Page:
Harvest Sermon
25th September 2016
John chapter 6 verses 25 – 35
with Maggie Cogan – Reader

May I speak in the name of the Father and of the Son and of the Holy Spirit – Amen
Is anyone hungry this morning? Did anyone not have breakfast before they came to church? Don’t worry – I have some bread you can nibble on. Here’s a slice or two. Oh, but this one is not very fresh, is it? It’s hard, and there’s some blue mould on the edge of this one. (Produce a fresh loaf) Maybe this would be better to eat – lovely and fresh.

The verses from John that were before our Gospel reading, Jesus had fed over 5000 people, only using five small loaves and two fish. It’s now the next day, and the crowds are following Jesus. But it’s clear they’re just following him to get more food from him. Just think – we would never have to work again just ask Jesus to cook some dinner when we’re hungry. Their focus is on their stomachs, rather than their hearts.

They tell me that a good sermon always has an attention-grabbing first line – and Jesus certainly grabs their attention with this. “I am the bread of life,” says Jesus. He’s not only the giver of this bread – he is the bread! The true bread that has come down from heaven is Jesus himself. And, as he has just pointed out, this bread gives life to the world. Jesus’ listeners, like all human beings, are stuck very much in the material world and their conception of what this all meant was limited: for them, as for many of us, heaven was the sky and the manna did literally fall from the sky. But Jesus is going way beyond that idea: he has come from God the Father who has sent him into this world to be a means of life for all men and women. And that life is also something beyond simply day to day survival. “Whoever comes to me will never be hungry.”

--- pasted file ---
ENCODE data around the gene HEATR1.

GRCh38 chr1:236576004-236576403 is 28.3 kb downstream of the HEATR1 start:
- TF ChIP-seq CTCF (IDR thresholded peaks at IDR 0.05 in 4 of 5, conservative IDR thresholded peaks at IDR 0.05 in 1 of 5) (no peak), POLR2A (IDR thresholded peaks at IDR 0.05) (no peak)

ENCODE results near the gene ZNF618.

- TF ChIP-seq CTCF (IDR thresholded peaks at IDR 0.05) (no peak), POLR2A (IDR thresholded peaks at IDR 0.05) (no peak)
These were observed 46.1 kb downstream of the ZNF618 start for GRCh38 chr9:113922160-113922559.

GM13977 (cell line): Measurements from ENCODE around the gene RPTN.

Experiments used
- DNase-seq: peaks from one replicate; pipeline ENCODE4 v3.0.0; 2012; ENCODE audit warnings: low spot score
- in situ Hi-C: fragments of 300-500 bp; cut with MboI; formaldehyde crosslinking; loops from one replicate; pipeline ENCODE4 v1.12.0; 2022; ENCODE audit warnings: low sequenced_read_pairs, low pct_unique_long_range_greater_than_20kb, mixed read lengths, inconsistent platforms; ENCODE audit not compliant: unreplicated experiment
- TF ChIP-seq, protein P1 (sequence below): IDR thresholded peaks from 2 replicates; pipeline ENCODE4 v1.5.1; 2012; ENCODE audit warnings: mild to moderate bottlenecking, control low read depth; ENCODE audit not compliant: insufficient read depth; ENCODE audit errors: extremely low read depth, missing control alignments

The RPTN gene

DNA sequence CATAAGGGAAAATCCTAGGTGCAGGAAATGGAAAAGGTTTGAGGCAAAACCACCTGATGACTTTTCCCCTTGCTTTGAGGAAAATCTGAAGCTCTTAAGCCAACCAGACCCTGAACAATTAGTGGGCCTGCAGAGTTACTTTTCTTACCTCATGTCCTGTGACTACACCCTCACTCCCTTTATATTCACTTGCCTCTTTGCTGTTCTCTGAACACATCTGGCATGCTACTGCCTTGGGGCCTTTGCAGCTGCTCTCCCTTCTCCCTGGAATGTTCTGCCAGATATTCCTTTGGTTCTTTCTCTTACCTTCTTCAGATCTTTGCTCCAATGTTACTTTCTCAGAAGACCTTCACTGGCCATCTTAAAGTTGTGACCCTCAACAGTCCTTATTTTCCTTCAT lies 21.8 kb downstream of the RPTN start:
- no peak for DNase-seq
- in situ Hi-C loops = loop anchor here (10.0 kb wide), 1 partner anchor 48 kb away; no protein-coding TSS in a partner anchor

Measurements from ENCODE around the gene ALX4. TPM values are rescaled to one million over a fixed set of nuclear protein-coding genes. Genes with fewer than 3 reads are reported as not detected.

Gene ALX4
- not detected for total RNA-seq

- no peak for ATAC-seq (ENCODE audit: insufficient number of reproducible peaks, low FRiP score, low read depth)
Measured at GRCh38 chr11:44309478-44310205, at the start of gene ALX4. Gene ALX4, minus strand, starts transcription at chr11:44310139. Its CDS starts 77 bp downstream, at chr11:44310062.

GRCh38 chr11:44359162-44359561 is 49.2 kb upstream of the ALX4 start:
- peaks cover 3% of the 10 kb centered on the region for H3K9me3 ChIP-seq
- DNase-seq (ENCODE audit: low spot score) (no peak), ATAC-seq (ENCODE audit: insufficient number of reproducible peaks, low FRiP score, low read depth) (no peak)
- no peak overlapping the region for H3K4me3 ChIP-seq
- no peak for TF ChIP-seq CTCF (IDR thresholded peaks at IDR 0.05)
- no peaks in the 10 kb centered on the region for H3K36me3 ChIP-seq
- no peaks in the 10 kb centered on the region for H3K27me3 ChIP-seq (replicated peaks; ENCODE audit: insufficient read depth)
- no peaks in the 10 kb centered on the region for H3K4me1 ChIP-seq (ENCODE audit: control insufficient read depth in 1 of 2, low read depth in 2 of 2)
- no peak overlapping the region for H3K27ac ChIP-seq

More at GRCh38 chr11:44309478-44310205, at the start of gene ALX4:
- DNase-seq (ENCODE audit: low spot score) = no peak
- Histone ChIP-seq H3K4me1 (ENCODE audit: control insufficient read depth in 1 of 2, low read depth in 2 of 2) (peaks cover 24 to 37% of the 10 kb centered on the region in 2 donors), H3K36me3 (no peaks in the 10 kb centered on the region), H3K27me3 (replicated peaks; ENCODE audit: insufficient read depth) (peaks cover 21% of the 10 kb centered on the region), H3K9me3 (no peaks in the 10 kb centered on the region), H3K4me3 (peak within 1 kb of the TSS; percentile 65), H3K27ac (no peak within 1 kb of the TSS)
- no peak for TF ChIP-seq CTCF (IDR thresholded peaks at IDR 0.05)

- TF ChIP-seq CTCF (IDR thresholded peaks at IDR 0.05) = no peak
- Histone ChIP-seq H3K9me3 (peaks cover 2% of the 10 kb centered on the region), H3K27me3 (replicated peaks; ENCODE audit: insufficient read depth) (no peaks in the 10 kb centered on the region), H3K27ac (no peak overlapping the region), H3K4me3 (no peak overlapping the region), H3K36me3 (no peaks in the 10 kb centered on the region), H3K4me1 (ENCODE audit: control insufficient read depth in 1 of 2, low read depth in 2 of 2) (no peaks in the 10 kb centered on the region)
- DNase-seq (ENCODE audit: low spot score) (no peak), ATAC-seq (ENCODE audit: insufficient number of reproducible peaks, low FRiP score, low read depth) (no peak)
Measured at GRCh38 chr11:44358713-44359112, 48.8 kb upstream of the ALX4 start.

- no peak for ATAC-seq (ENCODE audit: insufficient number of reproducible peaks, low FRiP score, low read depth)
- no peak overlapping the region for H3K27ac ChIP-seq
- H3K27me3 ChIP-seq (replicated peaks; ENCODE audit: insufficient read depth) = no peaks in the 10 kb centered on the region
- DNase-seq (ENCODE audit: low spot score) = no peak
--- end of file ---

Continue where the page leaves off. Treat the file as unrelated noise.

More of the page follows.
Why is it that when you need something urgently, you can’t seem to find it anywhere? A family on holiday were sight-seeing when the children became hungry. They couldn’t find a place to buy food. Just then, they saw a sign “Bread for Sale”. They stopped their car to ask if they could purchase some bread. The owner of the place said: “I don’t sell bread; I sell signs. I’m a sign writer.”

Things we pin our hopes on often turn out differently from what we expected. We can all too easily over-invest our time and energy into causes and activities that fail to deliver what they promised. Look at what we’re spending time on in our lives right now. How will it look in a few years- time? Will we regret having spent time on activities that, in hindsight, weren’t worth the effort? Work, recovering from work, talking about how good or bad one’s work is, takes up a lot of our time, doesn’t it? God never meant work to become the “be all and end all” of life. We weren’t created to be workaholics. Our Creator wants us to take a day off from work so we think about God and God’s purpose for our lives. Our Lord reminds us: “One does not live by bread alone, but by every word that comes from the mouth of God.”